Curtin research into abnormal regeneration events in lizards has led to the first published scientific review on the prevalence of lizards that have re-generated not just one, but two, or even up to six, tails.
PhD Candidate Mr James Barr, from Curtin University's School of Molecular and Life Sciences, said while the phenomena of multiple-tailed lizards are widely known to occur, documented events were generally limited to opportunistic, single observations of one in its natural environment.
(LOS ANGELES) - Successful tissue regeneration can have major benefits in healing injuries or replacing portions of diseased or damaged tissue in bone, skin, the nervous system and in organs such as the muscle, kidney, liver, lung and heart. But the effectiveness of the body's own system for repairing such damage can vary greatly, depending on the kind of tissue involved and its location. Tissue engineers have been working to address these limitations by creating substances called biomaterials, which can be used in various ways to boost the body's ability to heal.
WASHINGTON, July 7, 2020 -- Sensors placed in the environment spend long periods of time outdoors through all weather conditions, and they must continuously power themselves in order to collect data. Many, like photovoltaic cells, use the sun to produce electricity, but powering outdoor sensors at night is a challenge.
Scientists at Cold Spring Harbor Laboratory (CSHL) have found that they can stop the growth of pancreatic cancer cells by interfering with the way the cells store cholesterol. Their findings in mice and lab-grown pancreas models point toward a new strategy for treating the deadly disease.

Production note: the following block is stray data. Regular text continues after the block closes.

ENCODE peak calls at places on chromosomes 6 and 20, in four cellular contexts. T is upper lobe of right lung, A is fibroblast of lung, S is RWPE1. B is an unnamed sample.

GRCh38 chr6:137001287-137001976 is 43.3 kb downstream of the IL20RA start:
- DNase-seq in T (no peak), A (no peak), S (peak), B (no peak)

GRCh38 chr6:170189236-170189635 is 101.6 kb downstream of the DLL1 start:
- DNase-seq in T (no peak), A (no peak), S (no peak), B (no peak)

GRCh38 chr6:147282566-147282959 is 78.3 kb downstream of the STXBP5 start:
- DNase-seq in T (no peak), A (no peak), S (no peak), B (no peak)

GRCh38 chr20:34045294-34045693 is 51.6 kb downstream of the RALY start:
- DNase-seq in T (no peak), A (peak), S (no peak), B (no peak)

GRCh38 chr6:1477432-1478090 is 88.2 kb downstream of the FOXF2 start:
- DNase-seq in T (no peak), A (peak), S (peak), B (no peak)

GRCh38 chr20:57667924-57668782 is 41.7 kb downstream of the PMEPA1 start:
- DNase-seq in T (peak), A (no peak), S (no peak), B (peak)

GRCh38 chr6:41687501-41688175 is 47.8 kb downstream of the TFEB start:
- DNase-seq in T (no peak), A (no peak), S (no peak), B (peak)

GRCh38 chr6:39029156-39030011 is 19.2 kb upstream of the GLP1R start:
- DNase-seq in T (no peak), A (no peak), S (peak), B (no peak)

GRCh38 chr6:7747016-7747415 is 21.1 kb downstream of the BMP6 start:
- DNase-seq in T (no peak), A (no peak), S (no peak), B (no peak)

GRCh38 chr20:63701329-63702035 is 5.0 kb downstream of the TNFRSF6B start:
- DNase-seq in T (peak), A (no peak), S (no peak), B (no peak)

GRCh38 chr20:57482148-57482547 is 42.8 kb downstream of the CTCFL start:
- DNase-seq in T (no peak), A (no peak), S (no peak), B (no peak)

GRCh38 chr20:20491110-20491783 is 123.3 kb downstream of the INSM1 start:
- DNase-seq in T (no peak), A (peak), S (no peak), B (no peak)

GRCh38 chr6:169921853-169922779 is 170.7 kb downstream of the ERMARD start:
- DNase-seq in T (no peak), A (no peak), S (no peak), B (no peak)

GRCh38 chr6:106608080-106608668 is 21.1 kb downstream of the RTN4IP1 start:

TROY, N.Y. -- An over-abundance of the protein PRC1, which is essential to cell division, is a telltale sign in many cancer types, including prostate, ovarian, and breast cancer. New research, published online today in Developmental Cell, shows that PRC1 acts as a "viscous glue" during cell division, precisely controlling the speed at which two sets of DNA are separated as a single cell divides. The finding could explain why too much or too little PRC1 disrupts that process and causes genome errors linked to cancer.
Researchers in the Cava Group at the Princeton University Department of Chemistry have demystified the reasons for instability in an inorganic perovskite that has attracted wide attention for its potential in creating highly efficient solar cells.
LA JOLLA--(July 7, 2020) The human immune system is a finely-tuned machine, balancing when to release a cellular army to deal with pathogens, with when to rein in that army, stopping an onslaught from attacking the body itself. Now, Salk researchers have discovered a way to control regulatory T cells, immune cells that act as a cease-fire signal, telling the immune system when to stand down.
The UN's Intergovernmental Panel on Climate Change (IPCC) claims that agriculture is one of the main sources of greenhouse gases, and is thus by many observers considered as a climate villain. This conclusion, however, is based on a paradigm that can be questioned, writes Per Frankelius, Linkoping University, in an article in Agronomy Journal.
Quantum information scientists have introduced a new method for machine learning classifications in quantum computing. The non-linear quantum kernels in a quantum binary classifier provide new insights for improving the accuracy of quantum machine learning, deemed able to outperform the current AI technology.
A team of engineers may be one step closer to cleaning up heavily contaminated industrial wastewater streams.
Researchers from the School of Chemical and Biomolecular Engineering developed an electrochemical oxidation process with the aim of cleaning up complex wastewater that contained a toxic cocktail of chemical pollutants.